The past I thought of was immediately after my maternal grandmother's funeral 11 years ago.

After the service, we went to her house. My grandpa had died several years earlier and my grandmother spent the last months of her life in "a home," as they say. My mother had recently auctioned my grandparent's things off to help pay expenses. After the funeral, all that was left was an empty house, with a few scattered items the auctioneers didn't want. It looked like the place was ransacked.

That was hard. I spent some of the happiest moments of my childhood in that house, with them. I walked through its emptiness now, picking up the discarded items. And the memory of that made me think, that morning, looking at that brown sugar bowl, of the yearbook.

My grandma's high school yearbook, 1927, to be exact. I had discovered it sometime when I was a teenager and was transfixed. When I was in college I snatched it. I think I did tell her sometime that I had it, but I'm not sure.

I loved it because it was a link to my grandparents that somehow made them more, well, like me.

Yearbooks in the 1920s -- at least those from small, southeastern rural Ohio towns -- were mostly "do-it-yourself" affairs. You had to write in all the events and paste in your own snapshots. But the basics were the same -- highlights of the school year, pictures, friends writing in your book.

I learned, from the yearbook, that Grandma was Captain of her high school girls basketball team (Grandma played basketball?) Her team, according to her handwritten record, was 4-5 her senior year.

In a section labeled "Stunts, Doings and Jokes" she has written little tidbits that mean nothing to me, but must have been memorable to her. Why didn't I ask her when I had the chance?

This entry: "January 17, 1927: "You can't get away this time... Reva & Eva" (my grandmother was Eva and Reva was her best friend). What mischief were they up to?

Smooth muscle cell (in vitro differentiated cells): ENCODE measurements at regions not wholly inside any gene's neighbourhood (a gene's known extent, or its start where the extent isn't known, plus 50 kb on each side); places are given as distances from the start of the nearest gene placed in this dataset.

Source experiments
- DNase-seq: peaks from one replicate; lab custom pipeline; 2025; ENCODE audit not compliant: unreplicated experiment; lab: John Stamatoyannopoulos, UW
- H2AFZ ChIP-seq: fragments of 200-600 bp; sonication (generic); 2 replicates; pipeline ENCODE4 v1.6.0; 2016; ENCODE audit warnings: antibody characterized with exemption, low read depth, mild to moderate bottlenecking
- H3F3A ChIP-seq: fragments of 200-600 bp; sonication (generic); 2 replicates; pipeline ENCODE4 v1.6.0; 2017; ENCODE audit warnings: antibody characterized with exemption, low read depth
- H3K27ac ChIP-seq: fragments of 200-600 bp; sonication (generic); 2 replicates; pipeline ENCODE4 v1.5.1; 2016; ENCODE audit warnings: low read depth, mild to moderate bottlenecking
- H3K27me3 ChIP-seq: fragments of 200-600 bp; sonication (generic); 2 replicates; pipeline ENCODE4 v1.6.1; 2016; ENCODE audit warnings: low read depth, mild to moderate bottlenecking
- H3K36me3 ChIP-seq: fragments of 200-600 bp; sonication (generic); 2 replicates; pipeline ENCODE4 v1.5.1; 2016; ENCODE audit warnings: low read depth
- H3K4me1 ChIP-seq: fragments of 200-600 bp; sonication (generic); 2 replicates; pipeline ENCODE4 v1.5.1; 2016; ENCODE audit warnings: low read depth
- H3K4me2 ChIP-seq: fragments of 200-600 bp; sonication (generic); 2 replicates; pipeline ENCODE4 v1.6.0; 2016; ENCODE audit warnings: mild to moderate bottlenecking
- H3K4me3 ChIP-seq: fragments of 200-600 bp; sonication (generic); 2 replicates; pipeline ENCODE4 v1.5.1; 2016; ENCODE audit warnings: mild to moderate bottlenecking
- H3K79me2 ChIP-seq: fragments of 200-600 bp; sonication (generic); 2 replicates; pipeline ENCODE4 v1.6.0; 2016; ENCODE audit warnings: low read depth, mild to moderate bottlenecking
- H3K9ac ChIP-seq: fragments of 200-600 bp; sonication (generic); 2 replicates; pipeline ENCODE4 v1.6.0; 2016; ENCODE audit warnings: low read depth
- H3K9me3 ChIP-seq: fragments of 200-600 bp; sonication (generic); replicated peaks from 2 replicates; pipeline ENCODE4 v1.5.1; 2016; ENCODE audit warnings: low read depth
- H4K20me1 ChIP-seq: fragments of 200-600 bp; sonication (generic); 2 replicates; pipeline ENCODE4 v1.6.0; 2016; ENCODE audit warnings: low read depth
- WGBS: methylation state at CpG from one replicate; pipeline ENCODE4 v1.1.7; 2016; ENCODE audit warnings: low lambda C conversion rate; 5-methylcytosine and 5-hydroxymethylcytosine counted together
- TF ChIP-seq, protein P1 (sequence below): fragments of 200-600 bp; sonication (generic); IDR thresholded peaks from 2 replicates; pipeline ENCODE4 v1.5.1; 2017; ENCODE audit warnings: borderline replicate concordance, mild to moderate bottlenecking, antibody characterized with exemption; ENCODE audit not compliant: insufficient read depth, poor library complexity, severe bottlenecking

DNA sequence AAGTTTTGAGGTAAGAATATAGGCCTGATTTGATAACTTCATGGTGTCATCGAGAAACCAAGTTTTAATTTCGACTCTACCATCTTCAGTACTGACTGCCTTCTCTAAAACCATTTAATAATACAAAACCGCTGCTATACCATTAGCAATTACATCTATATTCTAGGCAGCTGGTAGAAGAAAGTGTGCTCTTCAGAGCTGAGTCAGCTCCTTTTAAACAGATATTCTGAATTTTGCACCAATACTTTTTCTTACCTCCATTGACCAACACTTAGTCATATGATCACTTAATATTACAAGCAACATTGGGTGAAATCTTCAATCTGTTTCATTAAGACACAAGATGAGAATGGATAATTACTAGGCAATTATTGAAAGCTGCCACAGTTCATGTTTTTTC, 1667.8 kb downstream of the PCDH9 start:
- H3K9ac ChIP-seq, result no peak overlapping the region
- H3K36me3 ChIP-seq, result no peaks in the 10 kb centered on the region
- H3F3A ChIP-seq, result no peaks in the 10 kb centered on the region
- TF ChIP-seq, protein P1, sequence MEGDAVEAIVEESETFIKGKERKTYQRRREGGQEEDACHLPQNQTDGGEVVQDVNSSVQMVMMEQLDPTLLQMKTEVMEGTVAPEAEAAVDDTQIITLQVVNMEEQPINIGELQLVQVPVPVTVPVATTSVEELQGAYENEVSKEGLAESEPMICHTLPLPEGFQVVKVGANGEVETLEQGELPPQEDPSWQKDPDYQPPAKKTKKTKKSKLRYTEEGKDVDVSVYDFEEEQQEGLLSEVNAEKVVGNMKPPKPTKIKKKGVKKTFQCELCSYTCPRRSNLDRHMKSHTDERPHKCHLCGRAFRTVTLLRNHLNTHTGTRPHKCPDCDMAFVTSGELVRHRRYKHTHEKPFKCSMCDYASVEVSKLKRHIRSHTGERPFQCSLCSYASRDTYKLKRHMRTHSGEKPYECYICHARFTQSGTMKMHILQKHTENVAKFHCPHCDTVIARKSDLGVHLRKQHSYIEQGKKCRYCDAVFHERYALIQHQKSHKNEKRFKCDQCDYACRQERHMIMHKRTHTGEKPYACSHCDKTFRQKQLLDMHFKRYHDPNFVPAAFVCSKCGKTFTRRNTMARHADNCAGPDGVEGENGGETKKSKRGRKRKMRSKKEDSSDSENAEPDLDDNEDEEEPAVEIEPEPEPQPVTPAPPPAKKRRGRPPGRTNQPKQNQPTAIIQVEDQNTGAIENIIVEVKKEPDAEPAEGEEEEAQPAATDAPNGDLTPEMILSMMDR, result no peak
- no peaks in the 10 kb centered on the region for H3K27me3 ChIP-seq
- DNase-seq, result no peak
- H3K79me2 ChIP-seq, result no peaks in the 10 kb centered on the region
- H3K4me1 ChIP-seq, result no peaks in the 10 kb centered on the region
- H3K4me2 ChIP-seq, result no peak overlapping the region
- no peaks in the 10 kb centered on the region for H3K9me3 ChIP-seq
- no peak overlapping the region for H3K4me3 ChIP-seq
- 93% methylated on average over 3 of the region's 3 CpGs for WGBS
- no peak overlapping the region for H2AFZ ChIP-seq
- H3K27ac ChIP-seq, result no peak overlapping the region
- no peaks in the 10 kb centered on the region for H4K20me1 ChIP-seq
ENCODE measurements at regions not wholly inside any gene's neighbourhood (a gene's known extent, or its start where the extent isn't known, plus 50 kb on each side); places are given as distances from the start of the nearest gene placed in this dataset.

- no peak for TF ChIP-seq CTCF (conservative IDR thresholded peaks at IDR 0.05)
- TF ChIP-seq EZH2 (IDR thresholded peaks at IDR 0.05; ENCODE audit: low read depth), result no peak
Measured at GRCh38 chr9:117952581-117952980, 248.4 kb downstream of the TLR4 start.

And: "Remember always, July 4, 1926" Why? Was it a first kiss? A night with best friends? When she realized she was in love with my grandpa? What?

And speaking of my Grandpa, his photo is in here too, pasted in by my grandmother. It's a candid shot (and the last one in her yearbook) with him seated, collar crooked and hair (he had hair!) slicked back with a cocky smile on his face. I can look at it and only come to one conclusion: Grandpa was hot.

As I said, they wrote notes in their yearbooks, but they were all little poems that must have been well-known cliches at the time. My Grandpa wrote this in my Grandmother's yearbook:

Friendship is like a silken tie
That binds our hearts together
And if you never break the tie
We will be friends forever.

Someone with the initials "J.S.D." wrote the same poem, but apparently my Grandpa had it all over him, because the man my grandmother spent nearly the next 60 years with was not J.S.D. And I guess my grandparents were an item in school, because someone else wrote:

A pair in a hammock
Attempted to kiss
When all of a sudden
They went like [this]

In the book the the "this" is written upside down. And below it is written: "Pair = Eva and Forrest" -- my grandparents.

I love that little book. And I thought of it as I looked at that brown sugar bowl. I thought about her holding it, when the pages were white and not brown. When the memories were fresh like spring. When she was a serious girl with an ornery streak like you see in the picture of her with Reva. When she held the book as she wrote in it with long, slender smooth fingers not stained with age or warped by hard work. When she was young and full of hope. Before a Great Depression, a World War, the tragic death of her father and ill health turned her into an anxious old woman.